When I got back I put on a movie that I had DVR’d only because I had heard decent things about it during Oscar season,┬áSalmon Fishing in the Yemen. It’s quirky, so I liked it immediately. It was very slow moving and dry, the perfect movie to cozy up to on your couch with some week-old Chardonnay (yikes, don’t tell anyone). There was moment, and I can’t even remember what was happening in the movie, but I’m sure it was something uplifting, when I thought to myself, “I’m going to be okay. My life is going to be okay”. There are some people in this world who would find that quote to be utterly ridiculous, because they’ve never had any thoughts to the contrary. I’m very happy for those people, and at some point would like the chance to punch them in the face. For the rest of you humans, I am sure you can empathize with that one moment, that brief second in a world of chaos when you hear a song, or look out a window, or do anything that causes a ripple, or even possibly a long breeze of calmness and relief to wash over you. It doesn’t have to last long, and I’m sure by tomorrow when I’m at work on a rainy Saturday I will have forgotten all about it, but in that moment, I remembered myself. It felt really good. If I had given in to my characteristic need for company and called someone to hang out with me, I wouldn’t have had my little epiphany with the fish. I can’t predict how I’ll feel tomorrow, or next week, but just like the days that I plan for 4 miles and actually run 4 miles, today goes down as a WIN ­čÖé

Woes of the Forever Novice

6 May


In the last three years, I have run two half-marathons, one 10-miler, and a handful of 5k’s. At the start of each I have only two goals: 1.) Finish (obviously) 2.) Run straight through without walk breaks (Not as easy, but usually doable with the exception of bathroom and water breaks). It’s always seemed just a little too risky to add any other goals. I’m in good enough shape that finishing the race in any mount of time is not just low-risk, it’s no-risk. While this mindset saves me from any possible disappointment on race day, (after all, who wants to feel disappointed after running 13 miles?!) it also has become a barrier to progress. Every so often, I buy Runner’s World magazine (I really should just give in a get a subscription), and I immediately flip to the novice section. I could skim the experienced runner articles but there are always weird words/phrases like “fartlek”, and “tempo runs”, I mean how am I supposed to know if I’ve run 400 meters if I’m not on a track? These articles usually discuss time splits, which is a slippery slope into the world of racing for a time. No, no, I’ll stay in my safe beginner’s zone, thank you very much. You can keep your hoity┬átoity┬áheart rate watches, I’ll just keep jogging over here.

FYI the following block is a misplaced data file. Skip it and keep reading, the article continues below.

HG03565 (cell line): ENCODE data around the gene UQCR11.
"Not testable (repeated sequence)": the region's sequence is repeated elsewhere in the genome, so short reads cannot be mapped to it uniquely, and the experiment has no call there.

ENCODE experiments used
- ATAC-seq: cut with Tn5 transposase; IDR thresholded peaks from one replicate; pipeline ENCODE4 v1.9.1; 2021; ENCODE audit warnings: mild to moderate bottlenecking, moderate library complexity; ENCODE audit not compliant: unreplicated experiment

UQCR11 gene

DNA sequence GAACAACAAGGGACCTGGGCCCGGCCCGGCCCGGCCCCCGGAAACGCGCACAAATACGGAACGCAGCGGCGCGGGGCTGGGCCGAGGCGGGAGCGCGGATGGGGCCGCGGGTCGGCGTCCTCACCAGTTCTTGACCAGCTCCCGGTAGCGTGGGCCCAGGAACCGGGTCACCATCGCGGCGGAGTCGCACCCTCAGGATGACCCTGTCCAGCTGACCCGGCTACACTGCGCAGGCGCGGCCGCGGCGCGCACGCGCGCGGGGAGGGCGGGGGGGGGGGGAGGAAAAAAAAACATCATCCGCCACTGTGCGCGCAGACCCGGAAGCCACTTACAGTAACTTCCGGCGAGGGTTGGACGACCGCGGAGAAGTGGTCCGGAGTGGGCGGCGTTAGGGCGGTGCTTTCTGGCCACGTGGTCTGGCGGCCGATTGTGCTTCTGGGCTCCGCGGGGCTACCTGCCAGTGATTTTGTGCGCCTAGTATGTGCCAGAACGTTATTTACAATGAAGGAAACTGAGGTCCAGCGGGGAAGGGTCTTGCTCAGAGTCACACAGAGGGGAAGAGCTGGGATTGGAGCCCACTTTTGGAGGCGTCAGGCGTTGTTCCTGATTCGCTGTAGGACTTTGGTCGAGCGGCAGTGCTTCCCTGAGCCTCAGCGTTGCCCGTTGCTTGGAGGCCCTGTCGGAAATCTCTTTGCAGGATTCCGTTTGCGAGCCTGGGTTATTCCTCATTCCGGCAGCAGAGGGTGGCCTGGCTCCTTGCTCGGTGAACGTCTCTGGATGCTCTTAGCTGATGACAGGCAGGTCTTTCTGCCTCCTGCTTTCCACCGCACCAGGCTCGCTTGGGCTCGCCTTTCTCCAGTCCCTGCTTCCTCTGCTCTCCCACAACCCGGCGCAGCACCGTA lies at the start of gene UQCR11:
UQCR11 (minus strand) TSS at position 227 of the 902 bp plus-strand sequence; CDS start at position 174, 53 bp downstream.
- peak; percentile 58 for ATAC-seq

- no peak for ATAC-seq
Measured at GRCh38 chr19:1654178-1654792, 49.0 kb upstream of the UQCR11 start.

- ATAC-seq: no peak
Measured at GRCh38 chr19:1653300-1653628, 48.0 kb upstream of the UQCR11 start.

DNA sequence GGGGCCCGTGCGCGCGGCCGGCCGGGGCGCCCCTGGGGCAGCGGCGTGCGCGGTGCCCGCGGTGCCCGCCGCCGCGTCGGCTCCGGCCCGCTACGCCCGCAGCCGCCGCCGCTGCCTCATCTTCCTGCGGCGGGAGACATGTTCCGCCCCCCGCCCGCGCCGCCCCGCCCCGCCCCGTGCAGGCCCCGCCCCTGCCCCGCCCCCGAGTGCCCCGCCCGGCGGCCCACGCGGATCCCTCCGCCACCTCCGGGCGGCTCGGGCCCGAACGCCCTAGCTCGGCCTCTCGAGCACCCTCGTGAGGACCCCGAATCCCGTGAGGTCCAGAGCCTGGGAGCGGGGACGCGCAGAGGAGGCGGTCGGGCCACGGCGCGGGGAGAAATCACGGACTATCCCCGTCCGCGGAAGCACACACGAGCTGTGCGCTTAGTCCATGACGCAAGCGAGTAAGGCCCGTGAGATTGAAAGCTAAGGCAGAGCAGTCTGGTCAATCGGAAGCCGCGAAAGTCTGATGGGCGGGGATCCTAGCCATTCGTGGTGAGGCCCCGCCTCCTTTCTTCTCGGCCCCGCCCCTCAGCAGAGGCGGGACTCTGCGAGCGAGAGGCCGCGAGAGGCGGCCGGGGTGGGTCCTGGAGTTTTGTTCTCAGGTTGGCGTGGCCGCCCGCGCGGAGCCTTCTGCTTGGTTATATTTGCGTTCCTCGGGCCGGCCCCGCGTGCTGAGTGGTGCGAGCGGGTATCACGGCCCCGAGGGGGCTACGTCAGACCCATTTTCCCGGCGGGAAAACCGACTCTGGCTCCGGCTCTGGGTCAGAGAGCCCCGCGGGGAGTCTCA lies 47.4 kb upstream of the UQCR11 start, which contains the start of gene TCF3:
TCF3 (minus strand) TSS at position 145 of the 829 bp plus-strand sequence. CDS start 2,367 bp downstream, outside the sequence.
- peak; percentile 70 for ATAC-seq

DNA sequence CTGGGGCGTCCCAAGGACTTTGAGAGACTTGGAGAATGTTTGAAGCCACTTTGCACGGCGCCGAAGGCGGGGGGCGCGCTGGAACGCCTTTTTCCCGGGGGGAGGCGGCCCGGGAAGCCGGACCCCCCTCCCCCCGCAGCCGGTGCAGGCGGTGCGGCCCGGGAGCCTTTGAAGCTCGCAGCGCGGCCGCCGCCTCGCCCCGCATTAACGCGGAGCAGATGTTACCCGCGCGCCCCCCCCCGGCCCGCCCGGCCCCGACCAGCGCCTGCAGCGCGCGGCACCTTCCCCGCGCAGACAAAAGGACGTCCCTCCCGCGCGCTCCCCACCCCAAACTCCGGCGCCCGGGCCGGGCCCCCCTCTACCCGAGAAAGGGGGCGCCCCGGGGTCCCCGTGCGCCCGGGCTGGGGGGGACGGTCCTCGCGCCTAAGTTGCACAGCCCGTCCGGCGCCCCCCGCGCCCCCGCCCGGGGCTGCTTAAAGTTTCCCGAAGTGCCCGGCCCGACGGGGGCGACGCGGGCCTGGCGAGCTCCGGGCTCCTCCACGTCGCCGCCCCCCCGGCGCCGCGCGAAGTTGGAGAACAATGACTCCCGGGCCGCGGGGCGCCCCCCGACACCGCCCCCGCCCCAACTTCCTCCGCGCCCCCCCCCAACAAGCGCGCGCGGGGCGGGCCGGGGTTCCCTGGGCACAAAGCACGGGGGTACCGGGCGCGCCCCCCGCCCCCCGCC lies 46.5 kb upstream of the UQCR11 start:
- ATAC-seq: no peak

The problem is, the novice articles focus on just “getting out there”; there are countless “Work Your Way Up to a 3-Mile Run” plans with a 2 minute run/1 minute walk format. I’m not fast and I don’t have great stamina, but I can run 3 miles straight with no problem. And so I find myself in an uncomfortable position. After running 4 days this week, including a 5 miler with Blair yesterday, I’ve come to realize that I want more. Maybe it’s time to make a race goal beyond just completing the race. I want to be fast. But mostly, I want progress, improvement. At a time in my life when I’m desperately searching for a career I want with little success, this could be my time to step it up, train harder, take a risk. I could apply for a hundred jobs over the next couple of months and not get so much as an interview, and there isn’t a whole lot I can do about it. However, I’m willing to make a bet on myself that if I focus and push for the next month, I can speed up and increase my stamina. I don’t have to rely on outside factors, it’s all me. I still plan on reading the novice section, but I’m not going to let advanced training techniques intimidate me any more. It’s pretty scary, especially given that I’m not feeling so hot about my professional life, to think of trying and failing, but I’m hopeful for a big pay-off. It’s like when you lose some weight, and your clothes are starting to feel loose, but you can’t decide if you’re ready to take the plunge and buy the smaller size. It should be a no-brainer that you will sustain this weight loss, and maybe even lose more, but┬áthere’s always that mean little voice in your head that says you’re going to start eating badly and not working out.┬áIt’s time to tell that mean voice to get lost.

One of the articles I read this month focused on the mental aspect of running, and how pessimistic thinking is a top roadblock for runners of all levels. I myself struggle with this every single time I run. An interesting idea I picked up from the article is to rate each day as a win/loss, fitness-wise. A win could be running 5 out of the 5 miles you planned on running, and a loss may be a day that you were supposed to rest but you couldn’t help getting in a 30 minute cross training session (If my plan says rest, I have no trouble resting, so this is not an issue for me!). The point is to look back on your week and realize that the individual days don’t matter as much as the collective effort. Coming off a loss one day, doesn’t mean the next day can’t be a win, and the goal is to have more wins than losses. I plan on rating each of my days this week and I’ll see if it boosts my positive thinking juices while I run. The next step will be signing up for a race so I can put myself out there and see how my training pays off. Any suggestions?